Which Joe gave his name to ‘sloppy joes’? We look at five interesting sandwiches and their lexical origins.
silent, quiet, mute, dumb, tight-lipped, close-mouthed, uncommunicative, unforthcoming, reticent, secretiveView synonyms
- ‘Are they obliged to sit mumchance, and to be ordered about till they are the laughing-stock of young and old?’
- ‘I mean, I don't want to have nothing to say when people engage me in conversation on the current topic to which I am totally indifferent; almost nobody I know wants to talk about anything else and it would be frustrating to have to remain mumchance for the next few weeks.’
- ‘Participating in discussion is graded as 8 / 10, highly excellent discussion is graded 10 / 10, attending but sitting mumchance is graded as 7/10 (this is what I did throughout college, and I want you to find your voices earlier than I did!’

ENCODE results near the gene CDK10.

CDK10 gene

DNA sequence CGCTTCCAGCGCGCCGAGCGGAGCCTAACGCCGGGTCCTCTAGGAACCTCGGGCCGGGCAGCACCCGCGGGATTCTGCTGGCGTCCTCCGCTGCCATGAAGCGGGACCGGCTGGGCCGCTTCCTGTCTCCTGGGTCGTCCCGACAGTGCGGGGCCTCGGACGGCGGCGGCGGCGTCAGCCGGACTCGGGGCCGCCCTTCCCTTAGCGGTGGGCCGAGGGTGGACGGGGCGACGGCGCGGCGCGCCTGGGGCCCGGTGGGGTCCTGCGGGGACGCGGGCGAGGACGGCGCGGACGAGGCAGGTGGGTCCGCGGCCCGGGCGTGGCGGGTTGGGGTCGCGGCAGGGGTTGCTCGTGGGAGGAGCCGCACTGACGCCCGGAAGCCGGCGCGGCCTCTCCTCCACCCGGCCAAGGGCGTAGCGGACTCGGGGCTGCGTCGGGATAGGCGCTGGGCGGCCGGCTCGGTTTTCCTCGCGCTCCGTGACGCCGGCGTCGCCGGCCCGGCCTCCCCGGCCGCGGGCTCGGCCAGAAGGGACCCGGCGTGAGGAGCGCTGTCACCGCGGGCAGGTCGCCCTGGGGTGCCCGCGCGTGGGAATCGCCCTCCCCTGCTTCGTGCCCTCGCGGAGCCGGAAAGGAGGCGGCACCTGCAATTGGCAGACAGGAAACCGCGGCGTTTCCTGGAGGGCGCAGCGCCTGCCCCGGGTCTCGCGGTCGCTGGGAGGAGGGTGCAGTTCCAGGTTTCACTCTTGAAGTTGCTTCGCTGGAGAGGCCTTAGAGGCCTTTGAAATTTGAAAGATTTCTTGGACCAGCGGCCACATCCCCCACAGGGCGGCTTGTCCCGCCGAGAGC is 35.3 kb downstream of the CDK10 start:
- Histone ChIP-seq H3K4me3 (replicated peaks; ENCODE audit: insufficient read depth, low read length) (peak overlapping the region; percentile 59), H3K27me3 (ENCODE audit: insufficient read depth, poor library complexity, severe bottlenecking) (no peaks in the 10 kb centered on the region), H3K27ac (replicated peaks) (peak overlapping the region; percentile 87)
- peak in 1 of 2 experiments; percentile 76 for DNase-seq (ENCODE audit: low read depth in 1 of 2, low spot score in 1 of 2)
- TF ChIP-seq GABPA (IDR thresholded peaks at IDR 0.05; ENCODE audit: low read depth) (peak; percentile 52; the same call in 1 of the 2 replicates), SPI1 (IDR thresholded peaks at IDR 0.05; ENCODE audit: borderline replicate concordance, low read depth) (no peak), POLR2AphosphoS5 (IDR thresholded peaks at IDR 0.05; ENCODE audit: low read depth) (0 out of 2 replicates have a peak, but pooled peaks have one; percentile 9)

Late 17th century: from Middle Low German mummenschanze, denoting a game of dice (also an early sense in English from the early 16th century to the mid 17th century).
We take a look at several popular, though confusing, punctuation marks.
From Afghanistan to Zimbabwe, discover surprising and intriguing language facts from around the globe.
The definitions of ‘buddy’ and ‘bro’ in the OED have recently been revised. We explore their history and increase in popularity.